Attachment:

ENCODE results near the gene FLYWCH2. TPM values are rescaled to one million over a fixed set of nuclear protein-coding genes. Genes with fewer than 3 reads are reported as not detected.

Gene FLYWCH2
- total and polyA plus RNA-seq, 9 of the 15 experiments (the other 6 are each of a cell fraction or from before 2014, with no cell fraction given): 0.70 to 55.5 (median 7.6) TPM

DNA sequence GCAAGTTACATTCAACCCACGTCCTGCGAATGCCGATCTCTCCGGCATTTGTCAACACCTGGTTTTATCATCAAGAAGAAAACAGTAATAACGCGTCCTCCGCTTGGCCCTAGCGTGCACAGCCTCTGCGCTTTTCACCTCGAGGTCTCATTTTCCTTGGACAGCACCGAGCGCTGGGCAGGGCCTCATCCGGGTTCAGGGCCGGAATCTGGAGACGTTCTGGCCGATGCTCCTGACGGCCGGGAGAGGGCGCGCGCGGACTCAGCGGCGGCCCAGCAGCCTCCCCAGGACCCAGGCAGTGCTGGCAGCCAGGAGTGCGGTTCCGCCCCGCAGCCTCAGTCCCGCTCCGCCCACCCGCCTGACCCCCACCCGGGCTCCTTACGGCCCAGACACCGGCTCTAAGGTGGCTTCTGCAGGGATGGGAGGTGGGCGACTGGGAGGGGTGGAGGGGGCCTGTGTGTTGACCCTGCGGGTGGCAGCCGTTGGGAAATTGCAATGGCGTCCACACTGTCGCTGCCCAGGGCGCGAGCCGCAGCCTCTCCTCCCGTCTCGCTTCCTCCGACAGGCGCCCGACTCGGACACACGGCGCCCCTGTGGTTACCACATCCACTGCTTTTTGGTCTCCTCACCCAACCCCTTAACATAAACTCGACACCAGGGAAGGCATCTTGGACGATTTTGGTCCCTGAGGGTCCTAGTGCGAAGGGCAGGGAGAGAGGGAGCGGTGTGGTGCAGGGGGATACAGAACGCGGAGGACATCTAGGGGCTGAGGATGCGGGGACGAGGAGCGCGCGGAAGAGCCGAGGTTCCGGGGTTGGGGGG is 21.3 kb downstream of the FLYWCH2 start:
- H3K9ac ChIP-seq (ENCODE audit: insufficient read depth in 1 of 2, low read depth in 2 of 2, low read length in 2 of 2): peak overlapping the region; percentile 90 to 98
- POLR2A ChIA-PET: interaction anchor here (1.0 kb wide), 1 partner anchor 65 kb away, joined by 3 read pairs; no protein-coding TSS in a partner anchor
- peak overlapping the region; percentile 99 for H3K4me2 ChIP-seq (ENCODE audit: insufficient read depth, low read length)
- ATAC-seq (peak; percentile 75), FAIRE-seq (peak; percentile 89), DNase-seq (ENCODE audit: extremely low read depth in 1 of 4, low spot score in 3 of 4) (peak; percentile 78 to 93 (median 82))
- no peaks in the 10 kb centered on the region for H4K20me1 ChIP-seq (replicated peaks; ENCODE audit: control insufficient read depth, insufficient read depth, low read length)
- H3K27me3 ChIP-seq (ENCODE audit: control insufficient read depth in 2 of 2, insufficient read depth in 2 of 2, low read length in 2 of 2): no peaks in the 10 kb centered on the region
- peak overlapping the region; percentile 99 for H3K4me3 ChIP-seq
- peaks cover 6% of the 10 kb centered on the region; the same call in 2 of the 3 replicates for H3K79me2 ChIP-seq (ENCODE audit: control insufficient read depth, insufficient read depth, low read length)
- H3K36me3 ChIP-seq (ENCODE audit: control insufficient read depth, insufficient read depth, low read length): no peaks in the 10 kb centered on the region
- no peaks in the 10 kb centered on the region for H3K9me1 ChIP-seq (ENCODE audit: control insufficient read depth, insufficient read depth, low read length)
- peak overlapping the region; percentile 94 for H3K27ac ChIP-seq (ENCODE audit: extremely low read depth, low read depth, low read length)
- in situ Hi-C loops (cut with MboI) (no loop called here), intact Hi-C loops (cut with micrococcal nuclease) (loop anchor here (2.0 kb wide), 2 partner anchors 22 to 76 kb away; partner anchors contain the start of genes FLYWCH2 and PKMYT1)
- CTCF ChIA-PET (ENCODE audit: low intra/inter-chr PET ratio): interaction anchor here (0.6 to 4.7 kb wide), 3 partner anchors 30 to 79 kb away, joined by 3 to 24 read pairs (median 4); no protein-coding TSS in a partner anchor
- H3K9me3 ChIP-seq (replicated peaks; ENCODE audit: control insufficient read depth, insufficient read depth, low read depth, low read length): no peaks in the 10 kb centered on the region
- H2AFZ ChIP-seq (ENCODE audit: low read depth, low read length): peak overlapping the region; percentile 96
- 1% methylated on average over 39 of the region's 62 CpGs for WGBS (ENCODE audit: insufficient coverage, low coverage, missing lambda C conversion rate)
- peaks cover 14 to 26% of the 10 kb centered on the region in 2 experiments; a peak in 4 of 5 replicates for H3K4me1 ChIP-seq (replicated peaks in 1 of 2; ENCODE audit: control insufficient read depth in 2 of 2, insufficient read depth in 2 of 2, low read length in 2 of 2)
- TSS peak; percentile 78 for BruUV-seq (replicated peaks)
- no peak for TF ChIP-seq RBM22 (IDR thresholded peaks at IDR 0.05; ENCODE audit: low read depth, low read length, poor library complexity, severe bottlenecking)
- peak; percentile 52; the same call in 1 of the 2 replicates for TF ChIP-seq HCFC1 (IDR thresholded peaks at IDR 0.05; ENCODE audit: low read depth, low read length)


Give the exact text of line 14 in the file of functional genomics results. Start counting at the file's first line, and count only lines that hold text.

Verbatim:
- no peaks in the 10 kb centered on the region for H3K9me1 ChIP-seq (ENCODE audit: control insufficient read depth, insufficient read depth, low read length)